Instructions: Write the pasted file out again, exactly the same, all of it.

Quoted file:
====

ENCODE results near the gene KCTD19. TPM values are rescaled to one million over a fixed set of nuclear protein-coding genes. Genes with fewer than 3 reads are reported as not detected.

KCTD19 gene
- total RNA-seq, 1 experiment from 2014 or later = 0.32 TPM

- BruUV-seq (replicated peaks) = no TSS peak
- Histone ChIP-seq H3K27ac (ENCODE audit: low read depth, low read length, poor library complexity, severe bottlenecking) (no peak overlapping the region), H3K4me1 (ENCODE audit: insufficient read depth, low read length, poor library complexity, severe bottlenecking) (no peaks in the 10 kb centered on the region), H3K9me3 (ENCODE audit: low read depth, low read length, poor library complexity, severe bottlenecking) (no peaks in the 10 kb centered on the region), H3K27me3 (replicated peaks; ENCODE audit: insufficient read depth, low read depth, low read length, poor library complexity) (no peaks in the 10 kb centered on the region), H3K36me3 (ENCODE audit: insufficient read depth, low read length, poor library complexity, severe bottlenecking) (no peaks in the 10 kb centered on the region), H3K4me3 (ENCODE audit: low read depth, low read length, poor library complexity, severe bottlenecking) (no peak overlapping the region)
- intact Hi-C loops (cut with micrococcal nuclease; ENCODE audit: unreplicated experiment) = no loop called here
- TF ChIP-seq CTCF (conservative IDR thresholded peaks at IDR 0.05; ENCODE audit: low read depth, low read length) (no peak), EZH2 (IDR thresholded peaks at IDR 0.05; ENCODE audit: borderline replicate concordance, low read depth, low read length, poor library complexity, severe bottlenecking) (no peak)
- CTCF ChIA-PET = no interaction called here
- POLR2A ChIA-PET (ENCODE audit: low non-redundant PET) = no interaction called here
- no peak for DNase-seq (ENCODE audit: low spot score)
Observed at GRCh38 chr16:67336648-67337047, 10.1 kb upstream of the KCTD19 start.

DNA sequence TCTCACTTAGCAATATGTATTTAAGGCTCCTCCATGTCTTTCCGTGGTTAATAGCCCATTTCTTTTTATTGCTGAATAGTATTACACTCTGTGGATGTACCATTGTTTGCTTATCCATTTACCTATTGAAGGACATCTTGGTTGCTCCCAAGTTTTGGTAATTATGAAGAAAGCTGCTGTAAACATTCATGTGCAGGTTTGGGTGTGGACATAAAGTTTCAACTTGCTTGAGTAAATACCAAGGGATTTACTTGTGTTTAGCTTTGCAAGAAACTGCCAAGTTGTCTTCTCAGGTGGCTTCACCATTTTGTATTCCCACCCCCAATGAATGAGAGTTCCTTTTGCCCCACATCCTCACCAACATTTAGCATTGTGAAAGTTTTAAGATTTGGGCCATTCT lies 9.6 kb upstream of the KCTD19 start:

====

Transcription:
ENCODE results near the gene KCTD19. TPM values are rescaled to one million over a fixed set of nuclear protein-coding genes. Genes with fewer than 3 reads are reported as not detected.

KCTD19 gene
- total RNA-seq, 1 experiment from 2014 or later = 0.32 TPM

- BruUV-seq (replicated peaks) = no TSS peak
- Histone ChIP-seq H3K27ac (ENCODE audit: low read depth, low read length, poor library complexity, severe bottlenecking) (no peak overlapping the region), H3K4me1 (ENCODE audit: insufficient read depth, low read length, poor library complexity, severe bottlenecking) (no peaks in the 10 kb centered on the region), H3K9me3 (ENCODE audit: low read depth, low read length, poor library complexity, severe bottlenecking) (no peaks in the 10 kb centered on the region), H3K27me3 (replicated peaks; ENCODE audit: insufficient read depth, low read depth, low read length, poor library complexity) (no peaks in the 10 kb centered on the region), H3K36me3 (ENCODE audit: insufficient read depth, low read length, poor library complexity, severe bottlenecking) (no peaks in the 10 kb centered on the region), H3K4me3 (ENCODE audit: low read depth, low read length, poor library complexity, severe bottlenecking) (no peak overlapping the region)
- intact Hi-C loops (cut with micrococcal nuclease; ENCODE audit: unreplicated experiment) = no loop called here
- TF ChIP-seq CTCF (conservative IDR thresholded peaks at IDR 0.05; ENCODE audit: low read depth, low read length) (no peak), EZH2 (IDR thresholded peaks at IDR 0.05; ENCODE audit: borderline replicate concordance, low read depth, low read length, poor library complexity, severe bottlenecking) (no peak)
- CTCF ChIA-PET = no interaction called here
- POLR2A ChIA-PET (ENCODE audit: low non-redundant PET) = no interaction called here
- no peak for DNase-seq (ENCODE audit: low spot score)
Observed at GRCh38 chr16:67336648-67337047, 10.1 kb upstream of the KCTD19 start.

DNA sequence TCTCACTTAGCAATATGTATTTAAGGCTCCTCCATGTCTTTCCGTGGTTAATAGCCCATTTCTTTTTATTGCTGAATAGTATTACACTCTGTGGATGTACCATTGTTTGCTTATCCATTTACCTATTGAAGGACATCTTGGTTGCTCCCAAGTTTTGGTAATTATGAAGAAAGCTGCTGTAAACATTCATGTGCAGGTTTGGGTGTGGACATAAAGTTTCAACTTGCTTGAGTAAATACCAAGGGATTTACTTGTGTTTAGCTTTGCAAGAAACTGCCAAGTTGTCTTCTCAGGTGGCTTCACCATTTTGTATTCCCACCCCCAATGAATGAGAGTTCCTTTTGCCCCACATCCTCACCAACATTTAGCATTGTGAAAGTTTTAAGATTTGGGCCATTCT lies 9.6 kb upstream of the KCTD19 start: